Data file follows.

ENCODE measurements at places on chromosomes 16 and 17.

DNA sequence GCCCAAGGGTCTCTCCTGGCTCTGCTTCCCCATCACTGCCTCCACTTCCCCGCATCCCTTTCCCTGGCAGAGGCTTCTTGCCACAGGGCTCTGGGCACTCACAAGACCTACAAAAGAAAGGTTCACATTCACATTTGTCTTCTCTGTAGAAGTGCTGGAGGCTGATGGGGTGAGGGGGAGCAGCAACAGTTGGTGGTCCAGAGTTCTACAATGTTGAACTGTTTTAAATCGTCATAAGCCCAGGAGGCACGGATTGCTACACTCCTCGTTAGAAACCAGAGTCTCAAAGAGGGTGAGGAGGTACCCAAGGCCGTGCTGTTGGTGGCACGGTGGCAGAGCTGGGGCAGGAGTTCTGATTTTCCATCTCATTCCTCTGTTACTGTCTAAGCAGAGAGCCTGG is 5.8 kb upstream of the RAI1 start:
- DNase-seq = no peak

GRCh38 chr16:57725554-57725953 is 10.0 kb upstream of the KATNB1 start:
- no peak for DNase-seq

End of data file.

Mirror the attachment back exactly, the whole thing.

ENCODE measurements at places on chromosomes 16 and 17.

DNA sequence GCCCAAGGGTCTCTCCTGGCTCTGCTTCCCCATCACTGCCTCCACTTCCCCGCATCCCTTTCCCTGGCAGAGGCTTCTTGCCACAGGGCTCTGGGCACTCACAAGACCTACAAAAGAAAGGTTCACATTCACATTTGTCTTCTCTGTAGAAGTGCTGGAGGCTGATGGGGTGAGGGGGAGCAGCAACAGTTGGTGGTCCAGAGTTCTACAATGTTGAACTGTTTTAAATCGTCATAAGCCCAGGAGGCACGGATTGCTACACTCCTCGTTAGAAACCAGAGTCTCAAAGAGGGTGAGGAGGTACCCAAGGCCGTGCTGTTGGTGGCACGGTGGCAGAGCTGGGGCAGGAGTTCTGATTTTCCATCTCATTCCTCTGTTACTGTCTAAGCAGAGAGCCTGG is 5.8 kb upstream of the RAI1 start:
- DNase-seq = no peak

GRCh38 chr16:57725554-57725953 is 10.0 kb upstream of the KATNB1 start:
- no peak for DNase-seq